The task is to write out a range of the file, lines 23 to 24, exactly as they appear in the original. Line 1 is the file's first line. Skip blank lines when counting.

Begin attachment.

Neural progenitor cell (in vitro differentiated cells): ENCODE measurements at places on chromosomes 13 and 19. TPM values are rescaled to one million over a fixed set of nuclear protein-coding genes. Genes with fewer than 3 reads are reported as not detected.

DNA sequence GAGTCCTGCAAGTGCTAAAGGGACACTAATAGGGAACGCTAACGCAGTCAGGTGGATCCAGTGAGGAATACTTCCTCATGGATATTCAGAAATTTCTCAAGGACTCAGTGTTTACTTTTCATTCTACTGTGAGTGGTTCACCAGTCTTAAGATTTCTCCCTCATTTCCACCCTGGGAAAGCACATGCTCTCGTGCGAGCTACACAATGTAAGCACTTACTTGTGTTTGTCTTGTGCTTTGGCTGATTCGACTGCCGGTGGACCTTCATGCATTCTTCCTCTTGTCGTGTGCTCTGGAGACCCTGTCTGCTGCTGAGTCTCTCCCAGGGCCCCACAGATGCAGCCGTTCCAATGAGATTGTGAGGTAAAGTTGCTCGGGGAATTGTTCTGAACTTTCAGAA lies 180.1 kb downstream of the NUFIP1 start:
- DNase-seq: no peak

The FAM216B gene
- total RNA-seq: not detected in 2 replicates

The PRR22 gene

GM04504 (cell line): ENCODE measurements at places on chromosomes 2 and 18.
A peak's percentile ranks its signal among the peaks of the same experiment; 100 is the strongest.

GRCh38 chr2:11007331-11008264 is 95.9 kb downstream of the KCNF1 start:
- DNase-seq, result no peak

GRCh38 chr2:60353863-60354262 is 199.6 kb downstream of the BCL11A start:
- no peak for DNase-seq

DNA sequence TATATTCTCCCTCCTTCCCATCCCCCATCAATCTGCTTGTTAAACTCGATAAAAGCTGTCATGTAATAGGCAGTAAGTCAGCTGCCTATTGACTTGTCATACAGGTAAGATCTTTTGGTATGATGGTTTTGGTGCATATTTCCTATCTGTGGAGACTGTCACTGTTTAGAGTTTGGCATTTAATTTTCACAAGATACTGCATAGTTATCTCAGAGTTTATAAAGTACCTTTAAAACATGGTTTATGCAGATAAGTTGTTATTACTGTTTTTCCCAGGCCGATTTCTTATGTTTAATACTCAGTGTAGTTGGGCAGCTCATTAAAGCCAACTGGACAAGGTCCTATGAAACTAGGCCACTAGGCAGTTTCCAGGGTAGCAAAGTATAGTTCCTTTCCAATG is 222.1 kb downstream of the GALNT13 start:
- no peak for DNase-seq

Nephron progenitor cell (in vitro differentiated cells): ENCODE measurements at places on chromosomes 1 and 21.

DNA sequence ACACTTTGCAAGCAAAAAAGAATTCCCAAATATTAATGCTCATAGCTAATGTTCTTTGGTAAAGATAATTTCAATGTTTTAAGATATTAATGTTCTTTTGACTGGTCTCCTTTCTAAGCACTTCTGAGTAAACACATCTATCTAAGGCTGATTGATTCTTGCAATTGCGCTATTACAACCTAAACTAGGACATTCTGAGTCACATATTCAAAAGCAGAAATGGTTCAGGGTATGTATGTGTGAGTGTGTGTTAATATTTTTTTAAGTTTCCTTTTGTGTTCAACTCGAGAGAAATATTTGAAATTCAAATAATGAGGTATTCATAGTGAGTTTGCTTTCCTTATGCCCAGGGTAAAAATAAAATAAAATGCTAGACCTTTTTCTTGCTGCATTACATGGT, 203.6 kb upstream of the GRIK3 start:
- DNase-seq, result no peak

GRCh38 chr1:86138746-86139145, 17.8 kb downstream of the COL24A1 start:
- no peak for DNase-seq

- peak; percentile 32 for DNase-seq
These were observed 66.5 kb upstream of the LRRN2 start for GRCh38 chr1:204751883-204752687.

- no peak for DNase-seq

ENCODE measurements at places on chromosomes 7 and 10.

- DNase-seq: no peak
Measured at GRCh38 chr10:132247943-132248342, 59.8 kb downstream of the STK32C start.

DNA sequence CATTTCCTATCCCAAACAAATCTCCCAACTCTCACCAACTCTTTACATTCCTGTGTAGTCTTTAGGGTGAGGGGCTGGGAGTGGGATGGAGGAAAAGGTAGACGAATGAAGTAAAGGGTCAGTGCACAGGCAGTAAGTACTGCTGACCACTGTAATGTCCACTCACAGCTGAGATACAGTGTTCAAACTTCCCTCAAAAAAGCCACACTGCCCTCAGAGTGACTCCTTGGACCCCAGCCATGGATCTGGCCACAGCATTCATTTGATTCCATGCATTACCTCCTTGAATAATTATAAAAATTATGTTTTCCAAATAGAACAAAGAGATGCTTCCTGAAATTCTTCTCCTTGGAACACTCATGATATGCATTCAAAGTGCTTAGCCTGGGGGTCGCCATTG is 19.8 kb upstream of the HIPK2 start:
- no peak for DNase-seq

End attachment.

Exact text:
ENCODE measurements at places on chromosomes 7 and 10.

- DNase-seq: no peak